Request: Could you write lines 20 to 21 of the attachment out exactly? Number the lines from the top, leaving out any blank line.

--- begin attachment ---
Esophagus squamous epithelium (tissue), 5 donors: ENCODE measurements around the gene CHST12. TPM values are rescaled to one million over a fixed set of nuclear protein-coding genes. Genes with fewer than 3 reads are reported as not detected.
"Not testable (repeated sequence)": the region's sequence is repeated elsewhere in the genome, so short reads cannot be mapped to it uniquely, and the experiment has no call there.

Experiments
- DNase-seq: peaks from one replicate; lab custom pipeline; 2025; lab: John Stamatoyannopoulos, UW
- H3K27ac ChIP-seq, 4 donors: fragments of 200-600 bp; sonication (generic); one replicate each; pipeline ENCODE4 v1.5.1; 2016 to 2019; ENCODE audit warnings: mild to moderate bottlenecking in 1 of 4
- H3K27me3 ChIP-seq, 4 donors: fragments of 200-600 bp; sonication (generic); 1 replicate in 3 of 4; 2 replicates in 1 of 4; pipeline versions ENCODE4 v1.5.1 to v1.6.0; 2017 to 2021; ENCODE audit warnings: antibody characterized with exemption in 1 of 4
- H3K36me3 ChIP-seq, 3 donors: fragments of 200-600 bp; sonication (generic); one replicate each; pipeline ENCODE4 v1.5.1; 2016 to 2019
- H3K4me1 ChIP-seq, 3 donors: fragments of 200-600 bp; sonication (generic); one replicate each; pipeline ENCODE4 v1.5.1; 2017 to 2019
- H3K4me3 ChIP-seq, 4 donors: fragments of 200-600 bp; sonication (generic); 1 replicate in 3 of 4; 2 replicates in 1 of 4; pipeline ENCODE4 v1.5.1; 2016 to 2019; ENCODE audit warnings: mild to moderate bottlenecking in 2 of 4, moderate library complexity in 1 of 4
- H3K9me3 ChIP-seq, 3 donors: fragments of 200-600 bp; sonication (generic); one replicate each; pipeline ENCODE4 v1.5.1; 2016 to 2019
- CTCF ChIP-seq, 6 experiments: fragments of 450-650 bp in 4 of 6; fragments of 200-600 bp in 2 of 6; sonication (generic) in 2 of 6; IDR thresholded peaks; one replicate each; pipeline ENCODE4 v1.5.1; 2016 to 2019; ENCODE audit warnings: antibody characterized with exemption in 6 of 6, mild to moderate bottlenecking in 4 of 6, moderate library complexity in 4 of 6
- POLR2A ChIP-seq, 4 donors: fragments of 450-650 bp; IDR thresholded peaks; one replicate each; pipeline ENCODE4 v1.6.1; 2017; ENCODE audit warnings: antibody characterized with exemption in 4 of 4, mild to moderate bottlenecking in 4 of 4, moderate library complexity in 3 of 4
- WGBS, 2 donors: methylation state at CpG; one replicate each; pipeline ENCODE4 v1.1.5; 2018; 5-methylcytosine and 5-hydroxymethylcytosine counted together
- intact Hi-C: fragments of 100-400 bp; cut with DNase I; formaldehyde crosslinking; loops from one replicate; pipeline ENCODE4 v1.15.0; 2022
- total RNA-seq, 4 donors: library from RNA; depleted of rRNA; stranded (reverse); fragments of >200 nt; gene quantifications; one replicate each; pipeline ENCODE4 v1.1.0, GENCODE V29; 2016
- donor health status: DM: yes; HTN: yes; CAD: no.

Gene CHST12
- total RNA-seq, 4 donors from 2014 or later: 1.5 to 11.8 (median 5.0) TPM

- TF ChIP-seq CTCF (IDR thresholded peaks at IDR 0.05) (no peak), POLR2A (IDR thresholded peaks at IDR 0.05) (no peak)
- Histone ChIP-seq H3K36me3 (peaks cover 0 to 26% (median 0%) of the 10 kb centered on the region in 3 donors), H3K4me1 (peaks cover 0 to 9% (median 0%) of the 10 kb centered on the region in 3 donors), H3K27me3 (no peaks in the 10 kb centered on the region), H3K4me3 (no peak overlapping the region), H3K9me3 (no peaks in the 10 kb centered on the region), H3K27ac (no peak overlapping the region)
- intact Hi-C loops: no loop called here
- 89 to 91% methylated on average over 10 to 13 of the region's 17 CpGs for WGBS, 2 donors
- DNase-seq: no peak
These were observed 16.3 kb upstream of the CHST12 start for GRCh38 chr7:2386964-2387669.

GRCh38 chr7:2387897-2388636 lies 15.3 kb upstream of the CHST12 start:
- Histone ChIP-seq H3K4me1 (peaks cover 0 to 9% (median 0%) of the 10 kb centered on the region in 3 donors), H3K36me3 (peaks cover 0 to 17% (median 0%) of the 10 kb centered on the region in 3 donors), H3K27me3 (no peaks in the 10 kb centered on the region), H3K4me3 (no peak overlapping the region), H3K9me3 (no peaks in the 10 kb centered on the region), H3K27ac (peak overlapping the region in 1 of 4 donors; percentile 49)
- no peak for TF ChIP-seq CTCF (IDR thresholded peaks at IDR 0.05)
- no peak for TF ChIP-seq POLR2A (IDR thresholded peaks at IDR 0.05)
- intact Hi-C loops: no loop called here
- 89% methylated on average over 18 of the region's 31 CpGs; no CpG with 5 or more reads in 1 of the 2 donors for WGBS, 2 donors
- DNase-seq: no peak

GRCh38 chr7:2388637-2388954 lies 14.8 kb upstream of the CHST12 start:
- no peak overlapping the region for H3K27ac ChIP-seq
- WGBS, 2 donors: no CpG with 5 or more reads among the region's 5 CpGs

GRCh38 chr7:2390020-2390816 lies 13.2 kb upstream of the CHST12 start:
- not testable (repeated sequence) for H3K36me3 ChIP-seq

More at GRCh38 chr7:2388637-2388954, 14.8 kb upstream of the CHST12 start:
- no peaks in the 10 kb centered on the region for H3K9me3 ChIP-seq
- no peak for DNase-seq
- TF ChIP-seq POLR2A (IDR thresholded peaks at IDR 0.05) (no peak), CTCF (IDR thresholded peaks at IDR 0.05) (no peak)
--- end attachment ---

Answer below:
- Histone ChIP-seq H3K36me3 (peaks cover 0 to 26% (median 0%) of the 10 kb centered on the region in 3 donors), H3K4me1 (peaks cover 0 to 9% (median 0%) of the 10 kb centered on the region in 3 donors), H3K27me3 (no peaks in the 10 kb centered on the region), H3K4me3 (no peak overlapping the region), H3K9me3 (no peaks in the 10 kb centered on the region), H3K27ac (no peak overlapping the region)
- intact Hi-C loops: no loop called here